If I have learned anything this year, it’s to always actively be open to new things. This openness and acceptance of ambiguity and discomfort 100% entails saying yes to everything that may come your way (while obviously using healthy doses of discretion). Also, don’t just respond by saying yes, but take the initiative to ask your own questions. What I mean by this is to – as easy as it can be when in a new environment – do your best to conquer the temptation to remain in your comfort zone. While at times saying yes can be intimidating, annoying, and simply the opposite of what you want to do, your future self in May of 2019 or whatever year it may be will relentlessly thank you. It’s only in accepting and creating these offers to break through and overcome your barrier of what may seem easy or ideal that will lead to most importantly helping others, but also personal growth and making this experience your own. Helping out coach in that game an hour and a half away, staying after your training session to do the clock at your hall even though you have a project due the next day, or going for tea and scones with your player’s family or your lecturers at college, all may seem inconvenient with your busy schedule at the time, but in the long run, will become some of your most valuable, fulfilling, and favorite memories.
If I’d not agreed to go to the Cronins’ house in between coaching and training even though I had loads of college work to do, I never would have had the opportunity to bond with their family and their dog Charlie, eat delicious potato-rich meals, and form the weekly tradition of hanging at their house. If I’d remained in my comfort zone, I wouldn’t have been able to interview the CEO of Franciscan Well (an amazing brewery based in Cork) for a Business Development project. If I had decided to stay home and save money, I wouldn’t have had the hilarious and exciting weekends that were exploring London with Ian and Matt or Copenhagen with my best friends from home. Or if I had chosen to stay in the library during exams, I never would have had delicious cake and coffee with my lecturer, the head of the CIT Business department, and some of my classmates. It has been experiences like these that have allowed me to learn so much, mold my journey as a scholar into my very own, and make lasting connections with incredible people.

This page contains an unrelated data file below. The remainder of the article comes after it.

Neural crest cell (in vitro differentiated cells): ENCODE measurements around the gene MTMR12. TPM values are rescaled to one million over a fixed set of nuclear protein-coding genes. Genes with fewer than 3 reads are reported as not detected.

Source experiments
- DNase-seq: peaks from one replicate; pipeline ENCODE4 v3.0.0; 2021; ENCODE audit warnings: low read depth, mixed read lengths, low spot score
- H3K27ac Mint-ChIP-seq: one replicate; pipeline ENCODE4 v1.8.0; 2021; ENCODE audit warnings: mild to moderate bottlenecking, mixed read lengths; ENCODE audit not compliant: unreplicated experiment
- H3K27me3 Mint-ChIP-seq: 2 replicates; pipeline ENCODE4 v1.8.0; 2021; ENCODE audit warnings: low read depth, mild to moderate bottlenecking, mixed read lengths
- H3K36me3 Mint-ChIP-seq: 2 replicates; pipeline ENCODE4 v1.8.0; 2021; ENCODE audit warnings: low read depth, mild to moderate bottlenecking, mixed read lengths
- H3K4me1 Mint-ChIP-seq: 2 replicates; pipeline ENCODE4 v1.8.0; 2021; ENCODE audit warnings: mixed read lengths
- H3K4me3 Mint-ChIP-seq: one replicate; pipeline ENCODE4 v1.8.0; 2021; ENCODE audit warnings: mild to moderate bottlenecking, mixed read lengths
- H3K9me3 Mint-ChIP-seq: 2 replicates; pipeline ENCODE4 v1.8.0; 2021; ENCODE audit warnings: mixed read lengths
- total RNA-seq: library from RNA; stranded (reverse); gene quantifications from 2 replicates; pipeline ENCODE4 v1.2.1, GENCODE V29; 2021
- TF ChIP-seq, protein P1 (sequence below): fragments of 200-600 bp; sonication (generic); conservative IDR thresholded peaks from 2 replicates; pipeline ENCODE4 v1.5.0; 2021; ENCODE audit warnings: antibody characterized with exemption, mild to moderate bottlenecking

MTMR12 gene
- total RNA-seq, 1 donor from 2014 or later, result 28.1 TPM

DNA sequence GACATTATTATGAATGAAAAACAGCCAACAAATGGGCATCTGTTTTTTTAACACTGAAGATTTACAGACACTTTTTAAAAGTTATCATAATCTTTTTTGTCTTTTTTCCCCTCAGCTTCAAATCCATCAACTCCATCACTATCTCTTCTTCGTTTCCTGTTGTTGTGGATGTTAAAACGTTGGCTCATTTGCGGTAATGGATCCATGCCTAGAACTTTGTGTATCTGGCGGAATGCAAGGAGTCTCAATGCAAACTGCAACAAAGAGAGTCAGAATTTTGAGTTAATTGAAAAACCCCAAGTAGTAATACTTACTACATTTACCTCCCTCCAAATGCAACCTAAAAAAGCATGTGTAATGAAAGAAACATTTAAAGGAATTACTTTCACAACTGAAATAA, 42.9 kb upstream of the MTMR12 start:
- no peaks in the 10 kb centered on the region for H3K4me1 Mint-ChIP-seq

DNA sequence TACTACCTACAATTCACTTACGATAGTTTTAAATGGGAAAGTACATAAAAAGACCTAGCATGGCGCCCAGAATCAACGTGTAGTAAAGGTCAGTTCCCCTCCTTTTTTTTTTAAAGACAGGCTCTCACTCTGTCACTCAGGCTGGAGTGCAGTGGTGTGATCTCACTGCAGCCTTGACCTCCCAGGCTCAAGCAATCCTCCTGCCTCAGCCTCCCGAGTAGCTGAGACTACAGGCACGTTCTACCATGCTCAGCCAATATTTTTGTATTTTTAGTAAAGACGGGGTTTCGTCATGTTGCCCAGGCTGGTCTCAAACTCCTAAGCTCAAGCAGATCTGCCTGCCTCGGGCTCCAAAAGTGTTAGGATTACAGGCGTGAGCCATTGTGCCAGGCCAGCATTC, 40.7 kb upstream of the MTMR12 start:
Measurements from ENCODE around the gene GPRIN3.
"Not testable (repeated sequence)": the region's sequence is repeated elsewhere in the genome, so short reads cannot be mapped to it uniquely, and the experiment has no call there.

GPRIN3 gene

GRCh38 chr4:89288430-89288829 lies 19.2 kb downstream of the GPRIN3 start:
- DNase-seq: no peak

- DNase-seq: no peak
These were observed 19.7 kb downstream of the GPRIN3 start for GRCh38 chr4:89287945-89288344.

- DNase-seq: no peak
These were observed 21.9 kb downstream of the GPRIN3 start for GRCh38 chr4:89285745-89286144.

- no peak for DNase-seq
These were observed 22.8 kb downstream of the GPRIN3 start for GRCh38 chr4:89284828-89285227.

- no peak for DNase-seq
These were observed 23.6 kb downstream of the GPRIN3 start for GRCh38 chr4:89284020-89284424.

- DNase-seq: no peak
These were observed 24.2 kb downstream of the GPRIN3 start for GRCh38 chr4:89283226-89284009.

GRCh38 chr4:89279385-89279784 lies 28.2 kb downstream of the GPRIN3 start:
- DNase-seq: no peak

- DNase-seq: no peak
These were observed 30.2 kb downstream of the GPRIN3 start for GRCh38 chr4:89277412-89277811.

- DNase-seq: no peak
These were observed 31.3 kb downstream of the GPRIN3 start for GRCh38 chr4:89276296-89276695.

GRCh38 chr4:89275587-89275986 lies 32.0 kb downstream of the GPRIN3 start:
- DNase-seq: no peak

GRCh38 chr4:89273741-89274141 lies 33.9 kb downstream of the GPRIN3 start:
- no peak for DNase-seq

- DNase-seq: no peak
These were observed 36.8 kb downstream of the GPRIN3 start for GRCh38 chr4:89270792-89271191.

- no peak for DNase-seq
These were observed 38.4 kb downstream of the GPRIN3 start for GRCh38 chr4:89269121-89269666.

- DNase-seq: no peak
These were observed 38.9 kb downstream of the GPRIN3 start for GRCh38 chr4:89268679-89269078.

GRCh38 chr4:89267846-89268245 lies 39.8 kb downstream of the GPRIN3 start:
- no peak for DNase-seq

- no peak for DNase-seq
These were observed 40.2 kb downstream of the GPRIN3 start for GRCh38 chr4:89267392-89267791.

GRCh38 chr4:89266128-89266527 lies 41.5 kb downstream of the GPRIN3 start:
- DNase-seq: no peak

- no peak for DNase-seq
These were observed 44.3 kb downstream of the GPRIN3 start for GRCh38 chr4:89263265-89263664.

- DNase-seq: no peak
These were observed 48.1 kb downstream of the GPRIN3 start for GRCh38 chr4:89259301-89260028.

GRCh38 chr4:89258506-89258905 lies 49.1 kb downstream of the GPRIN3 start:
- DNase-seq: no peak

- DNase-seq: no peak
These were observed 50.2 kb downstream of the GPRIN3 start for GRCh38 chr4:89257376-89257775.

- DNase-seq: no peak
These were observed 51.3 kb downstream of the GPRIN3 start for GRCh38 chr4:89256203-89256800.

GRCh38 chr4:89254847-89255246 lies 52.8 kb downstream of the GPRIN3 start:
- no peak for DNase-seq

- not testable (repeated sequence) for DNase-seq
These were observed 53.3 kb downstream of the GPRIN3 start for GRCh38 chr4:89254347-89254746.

While I could continue on with loads more advice and lofty clichés, I think this insistence on saying yes is by far the most important. It’s how you’ll be able to fall in love with living in whatever community you’re in and it’s how you’ll be able to engage with others and strive to find beautiful value in everything you get the privilege to be a part of. I hope you guys can take this and run with it – clearly if you have been chosen to be a Victory Scholar, you are more than capable.
So ultimately, congrats on becoming part of the SCL family, I am jealous your year is yet to begin – take advantage of the seemingly long yet in reality very short, at times challenging and frustrating, but life-changing journey ahead of you. Make it your own, invest in the kids you coach, and enjoy it – it’s a wild experience that you will value for the rest of your life.